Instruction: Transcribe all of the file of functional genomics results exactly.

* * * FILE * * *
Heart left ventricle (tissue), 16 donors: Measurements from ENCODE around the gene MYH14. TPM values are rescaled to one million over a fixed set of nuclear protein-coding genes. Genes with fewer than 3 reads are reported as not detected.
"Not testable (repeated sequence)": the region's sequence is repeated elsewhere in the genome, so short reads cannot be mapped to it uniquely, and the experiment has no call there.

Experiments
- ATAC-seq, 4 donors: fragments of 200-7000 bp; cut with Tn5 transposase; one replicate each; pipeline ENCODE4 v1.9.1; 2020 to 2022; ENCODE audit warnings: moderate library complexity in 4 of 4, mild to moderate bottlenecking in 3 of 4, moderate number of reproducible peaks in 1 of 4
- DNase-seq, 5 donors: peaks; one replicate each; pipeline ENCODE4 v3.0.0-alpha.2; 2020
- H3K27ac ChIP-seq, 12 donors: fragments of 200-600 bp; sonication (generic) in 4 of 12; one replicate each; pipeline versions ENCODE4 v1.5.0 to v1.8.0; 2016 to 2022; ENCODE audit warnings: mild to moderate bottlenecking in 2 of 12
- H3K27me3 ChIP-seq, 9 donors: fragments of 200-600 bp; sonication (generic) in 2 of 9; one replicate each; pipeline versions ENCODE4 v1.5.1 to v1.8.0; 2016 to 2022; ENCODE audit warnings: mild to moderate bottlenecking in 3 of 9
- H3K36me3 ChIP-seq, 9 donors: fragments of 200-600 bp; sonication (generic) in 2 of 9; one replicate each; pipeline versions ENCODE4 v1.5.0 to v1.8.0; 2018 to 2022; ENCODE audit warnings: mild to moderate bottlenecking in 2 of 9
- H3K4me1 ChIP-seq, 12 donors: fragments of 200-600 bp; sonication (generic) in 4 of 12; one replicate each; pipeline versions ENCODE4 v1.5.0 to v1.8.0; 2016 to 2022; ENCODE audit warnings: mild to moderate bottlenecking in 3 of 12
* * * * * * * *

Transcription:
Heart left ventricle (tissue), 16 donors: Measurements from ENCODE around the gene MYH14. TPM values are rescaled to one million over a fixed set of nuclear protein-coding genes. Genes with fewer than 3 reads are reported as not detected.
"Not testable (repeated sequence)": the region's sequence is repeated elsewhere in the genome, so short reads cannot be mapped to it uniquely, and the experiment has no call there.

Experiments
- ATAC-seq, 4 donors: fragments of 200-7000 bp; cut with Tn5 transposase; one replicate each; pipeline ENCODE4 v1.9.1; 2020 to 2022; ENCODE audit warnings: moderate library complexity in 4 of 4, mild to moderate bottlenecking in 3 of 4, moderate number of reproducible peaks in 1 of 4
- DNase-seq, 5 donors: peaks; one replicate each; pipeline ENCODE4 v3.0.0-alpha.2; 2020
- H3K27ac ChIP-seq, 12 donors: fragments of 200-600 bp; sonication (generic) in 4 of 12; one replicate each; pipeline versions ENCODE4 v1.5.0 to v1.8.0; 2016 to 2022; ENCODE audit warnings: mild to moderate bottlenecking in 2 of 12
- H3K27me3 ChIP-seq, 9 donors: fragments of 200-600 bp; sonication (generic) in 2 of 9; one replicate each; pipeline versions ENCODE4 v1.5.1 to v1.8.0; 2016 to 2022; ENCODE audit warnings: mild to moderate bottlenecking in 3 of 9
- H3K36me3 ChIP-seq, 9 donors: fragments of 200-600 bp; sonication (generic) in 2 of 9; one replicate each; pipeline versions ENCODE4 v1.5.0 to v1.8.0; 2018 to 2022; ENCODE audit warnings: mild to moderate bottlenecking in 2 of 9
- H3K4me1 ChIP-seq, 12 donors: fragments of 200-600 bp; sonication (generic) in 4 of 12; one replicate each; pipeline versions ENCODE4 v1.5.0 to v1.8.0; 2016 to 2022; ENCODE audit warnings: mild to moderate bottlenecking in 3 of 12